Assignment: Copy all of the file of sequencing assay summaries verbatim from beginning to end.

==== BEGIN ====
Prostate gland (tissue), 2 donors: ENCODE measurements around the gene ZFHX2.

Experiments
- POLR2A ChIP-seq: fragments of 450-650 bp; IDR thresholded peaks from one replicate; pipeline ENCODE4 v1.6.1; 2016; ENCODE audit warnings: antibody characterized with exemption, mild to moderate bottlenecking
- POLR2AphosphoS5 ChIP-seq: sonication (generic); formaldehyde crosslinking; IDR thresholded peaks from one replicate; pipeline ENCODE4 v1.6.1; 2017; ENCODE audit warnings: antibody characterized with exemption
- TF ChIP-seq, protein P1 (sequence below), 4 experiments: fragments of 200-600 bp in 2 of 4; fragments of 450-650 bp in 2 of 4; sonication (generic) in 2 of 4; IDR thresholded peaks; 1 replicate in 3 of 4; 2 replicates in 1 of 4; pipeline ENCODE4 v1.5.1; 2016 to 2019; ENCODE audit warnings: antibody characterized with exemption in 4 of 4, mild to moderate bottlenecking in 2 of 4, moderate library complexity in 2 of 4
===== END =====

Prostate gland (tissue), 2 donors: ENCODE measurements around the gene ZFHX2.

Experiments
- POLR2A ChIP-seq: fragments of 450-650 bp; IDR thresholded peaks from one replicate; pipeline ENCODE4 v1.6.1; 2016; ENCODE audit warnings: antibody characterized with exemption, mild to moderate bottlenecking
- POLR2AphosphoS5 ChIP-seq: sonication (generic); formaldehyde crosslinking; IDR thresholded peaks from one replicate; pipeline ENCODE4 v1.6.1; 2017; ENCODE audit warnings: antibody characterized with exemption
- TF ChIP-seq, protein P1 (sequence below), 4 experiments: fragments of 200-600 bp in 2 of 4; fragments of 450-650 bp in 2 of 4; sonication (generic) in 2 of 4; IDR thresholded peaks; 1 replicate in 3 of 4; 2 replicates in 1 of 4; pipeline ENCODE4 v1.5.1; 2016 to 2019; ENCODE audit warnings: antibody characterized with exemption in 4 of 4, mild to moderate bottlenecking in 2 of 4, moderate library complexity in 2 of 4